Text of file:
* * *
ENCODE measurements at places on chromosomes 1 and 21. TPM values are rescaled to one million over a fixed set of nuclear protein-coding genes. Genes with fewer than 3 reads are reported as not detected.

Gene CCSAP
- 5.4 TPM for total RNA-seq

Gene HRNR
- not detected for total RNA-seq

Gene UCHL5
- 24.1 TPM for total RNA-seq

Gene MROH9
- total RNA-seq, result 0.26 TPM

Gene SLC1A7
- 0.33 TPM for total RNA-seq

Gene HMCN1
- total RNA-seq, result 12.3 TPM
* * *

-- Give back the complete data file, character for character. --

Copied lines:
ENCODE measurements at places on chromosomes 1 and 21. TPM values are rescaled to one million over a fixed set of nuclear protein-coding genes. Genes with fewer than 3 reads are reported as not detected.

Gene CCSAP
- 5.4 TPM for total RNA-seq

Gene HRNR
- not detected for total RNA-seq

Gene UCHL5
- 24.1 TPM for total RNA-seq

Gene MROH9
- total RNA-seq, result 0.26 TPM

Gene SLC1A7
- 0.33 TPM for total RNA-seq

Gene HMCN1
- total RNA-seq, result 12.3 TPM